Robert Skunda, president and CEO of the park, says the Philip Morris facility has accelerated the park’s growth. “We see more folks kind of beating a path to our door,” he says. Sounds good, but how does that generate new, freestanding companies? Skunda acknowledges that a lot of the park’s space is occupied by nonprofits, government laboratories and small companies still working on big breakthroughs. He believes, though, that with so many scientists working in the same space, collaboration and innovation are likely to happen. “We want to encourage and create the situation where scientists can meet,” he says.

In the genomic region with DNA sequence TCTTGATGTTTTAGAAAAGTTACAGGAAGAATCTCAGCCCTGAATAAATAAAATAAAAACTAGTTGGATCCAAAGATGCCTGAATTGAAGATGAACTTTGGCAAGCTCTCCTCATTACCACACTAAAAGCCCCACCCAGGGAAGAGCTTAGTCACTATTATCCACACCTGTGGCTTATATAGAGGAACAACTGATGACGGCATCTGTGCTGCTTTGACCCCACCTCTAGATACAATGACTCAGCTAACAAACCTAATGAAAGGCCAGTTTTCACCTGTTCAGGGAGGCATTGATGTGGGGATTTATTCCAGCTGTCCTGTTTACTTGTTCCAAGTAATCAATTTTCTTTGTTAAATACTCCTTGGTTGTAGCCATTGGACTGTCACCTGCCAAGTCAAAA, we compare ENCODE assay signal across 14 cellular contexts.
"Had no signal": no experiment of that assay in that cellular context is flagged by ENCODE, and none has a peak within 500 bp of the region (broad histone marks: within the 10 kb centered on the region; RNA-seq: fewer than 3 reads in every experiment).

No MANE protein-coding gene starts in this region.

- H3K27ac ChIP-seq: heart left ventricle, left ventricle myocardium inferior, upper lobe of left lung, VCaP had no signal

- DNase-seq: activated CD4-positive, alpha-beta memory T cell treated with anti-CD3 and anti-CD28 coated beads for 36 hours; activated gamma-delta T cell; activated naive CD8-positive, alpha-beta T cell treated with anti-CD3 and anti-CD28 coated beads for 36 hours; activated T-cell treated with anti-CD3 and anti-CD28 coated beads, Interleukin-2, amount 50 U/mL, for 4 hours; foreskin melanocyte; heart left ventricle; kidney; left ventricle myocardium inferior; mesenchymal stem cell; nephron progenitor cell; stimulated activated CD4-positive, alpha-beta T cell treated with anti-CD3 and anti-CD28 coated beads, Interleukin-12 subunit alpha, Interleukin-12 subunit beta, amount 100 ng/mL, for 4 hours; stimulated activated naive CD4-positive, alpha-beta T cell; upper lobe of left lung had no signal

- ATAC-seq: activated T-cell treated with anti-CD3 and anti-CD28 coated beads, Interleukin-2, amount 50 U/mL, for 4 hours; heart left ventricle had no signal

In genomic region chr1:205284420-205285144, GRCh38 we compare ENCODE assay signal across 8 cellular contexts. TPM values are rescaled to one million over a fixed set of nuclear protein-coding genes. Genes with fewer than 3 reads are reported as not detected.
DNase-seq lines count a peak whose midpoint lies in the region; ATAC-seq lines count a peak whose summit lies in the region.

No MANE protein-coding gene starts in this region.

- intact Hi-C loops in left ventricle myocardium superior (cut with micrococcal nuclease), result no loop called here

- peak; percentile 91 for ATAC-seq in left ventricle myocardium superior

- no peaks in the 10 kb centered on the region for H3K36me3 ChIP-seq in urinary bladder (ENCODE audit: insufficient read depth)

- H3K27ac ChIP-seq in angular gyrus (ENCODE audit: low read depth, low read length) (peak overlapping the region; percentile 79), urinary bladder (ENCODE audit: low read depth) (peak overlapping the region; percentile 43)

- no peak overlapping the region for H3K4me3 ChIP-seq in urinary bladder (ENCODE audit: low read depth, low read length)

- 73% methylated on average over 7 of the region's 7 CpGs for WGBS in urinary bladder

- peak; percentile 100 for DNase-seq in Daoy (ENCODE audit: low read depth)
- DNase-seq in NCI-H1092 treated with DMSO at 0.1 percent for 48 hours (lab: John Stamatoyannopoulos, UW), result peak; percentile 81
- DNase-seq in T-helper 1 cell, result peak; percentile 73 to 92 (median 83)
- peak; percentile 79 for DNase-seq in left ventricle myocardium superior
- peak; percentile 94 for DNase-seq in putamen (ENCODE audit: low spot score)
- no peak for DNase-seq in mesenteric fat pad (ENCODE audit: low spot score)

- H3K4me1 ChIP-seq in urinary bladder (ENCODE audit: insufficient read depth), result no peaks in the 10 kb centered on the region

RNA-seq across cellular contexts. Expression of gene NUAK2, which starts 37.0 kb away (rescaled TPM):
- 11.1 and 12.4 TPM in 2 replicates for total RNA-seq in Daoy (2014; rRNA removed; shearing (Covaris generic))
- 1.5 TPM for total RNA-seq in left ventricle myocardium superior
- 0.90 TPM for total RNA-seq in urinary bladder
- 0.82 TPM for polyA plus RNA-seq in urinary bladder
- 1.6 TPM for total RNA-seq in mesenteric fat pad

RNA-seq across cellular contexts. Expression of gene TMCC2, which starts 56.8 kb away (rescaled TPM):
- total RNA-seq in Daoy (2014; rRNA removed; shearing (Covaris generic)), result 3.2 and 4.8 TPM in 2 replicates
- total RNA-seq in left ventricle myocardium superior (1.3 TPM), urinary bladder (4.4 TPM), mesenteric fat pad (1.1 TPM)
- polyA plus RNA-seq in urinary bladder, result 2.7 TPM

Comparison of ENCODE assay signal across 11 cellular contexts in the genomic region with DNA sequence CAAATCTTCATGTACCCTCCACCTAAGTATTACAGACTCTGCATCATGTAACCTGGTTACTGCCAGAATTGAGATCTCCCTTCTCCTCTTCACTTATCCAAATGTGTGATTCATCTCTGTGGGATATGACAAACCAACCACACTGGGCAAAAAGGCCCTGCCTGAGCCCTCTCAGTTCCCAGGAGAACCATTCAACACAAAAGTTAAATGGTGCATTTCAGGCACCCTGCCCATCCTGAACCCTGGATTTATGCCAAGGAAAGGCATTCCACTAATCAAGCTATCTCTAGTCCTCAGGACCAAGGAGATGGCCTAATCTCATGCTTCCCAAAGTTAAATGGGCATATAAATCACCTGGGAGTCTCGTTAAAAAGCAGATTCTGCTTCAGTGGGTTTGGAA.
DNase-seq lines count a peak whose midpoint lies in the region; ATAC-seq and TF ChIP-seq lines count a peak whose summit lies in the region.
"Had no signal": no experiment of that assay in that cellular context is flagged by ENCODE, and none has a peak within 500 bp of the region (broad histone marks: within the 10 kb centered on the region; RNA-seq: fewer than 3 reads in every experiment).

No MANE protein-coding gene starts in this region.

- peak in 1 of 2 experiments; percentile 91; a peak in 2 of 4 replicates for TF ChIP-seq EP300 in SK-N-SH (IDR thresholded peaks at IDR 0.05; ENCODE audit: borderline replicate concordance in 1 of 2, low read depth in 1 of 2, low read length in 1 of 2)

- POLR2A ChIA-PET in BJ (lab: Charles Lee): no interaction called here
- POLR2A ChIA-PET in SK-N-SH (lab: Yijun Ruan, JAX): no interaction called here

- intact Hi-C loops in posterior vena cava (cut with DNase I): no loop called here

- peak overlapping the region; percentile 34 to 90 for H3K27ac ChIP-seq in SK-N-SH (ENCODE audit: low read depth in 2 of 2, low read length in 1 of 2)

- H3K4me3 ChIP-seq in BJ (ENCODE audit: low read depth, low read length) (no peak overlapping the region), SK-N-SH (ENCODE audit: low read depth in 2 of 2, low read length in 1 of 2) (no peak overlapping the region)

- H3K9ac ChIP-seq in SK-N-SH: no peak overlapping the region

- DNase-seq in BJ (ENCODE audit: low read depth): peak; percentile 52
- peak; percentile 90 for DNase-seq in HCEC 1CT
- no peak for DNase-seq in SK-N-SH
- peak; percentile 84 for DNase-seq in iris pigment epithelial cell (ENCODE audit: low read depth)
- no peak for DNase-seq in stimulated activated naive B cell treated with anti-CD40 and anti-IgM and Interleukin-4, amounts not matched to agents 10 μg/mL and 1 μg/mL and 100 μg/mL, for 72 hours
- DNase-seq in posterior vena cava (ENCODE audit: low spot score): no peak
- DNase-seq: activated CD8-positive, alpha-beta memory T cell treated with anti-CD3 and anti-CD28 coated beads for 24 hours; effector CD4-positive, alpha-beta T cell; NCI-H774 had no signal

Skunda’s vision reflects in part the different dynamic that drives the life-sciences industry. When it comes to business success, oftentimes the driving force is a scientific breakthrough — the kind that depends on collaborations. “People don’t realize it takes a lot of time to build a biotech,” says Keith Oing, project manager for life sciences for the Virginia Economic Development Partnership. It takes money, years of research and plenty of brainpower. “Most of those states that have grown the biotech industry, it hasn’t been [through] relocations, it’s been home-grown biotech companies that became successful,” he says.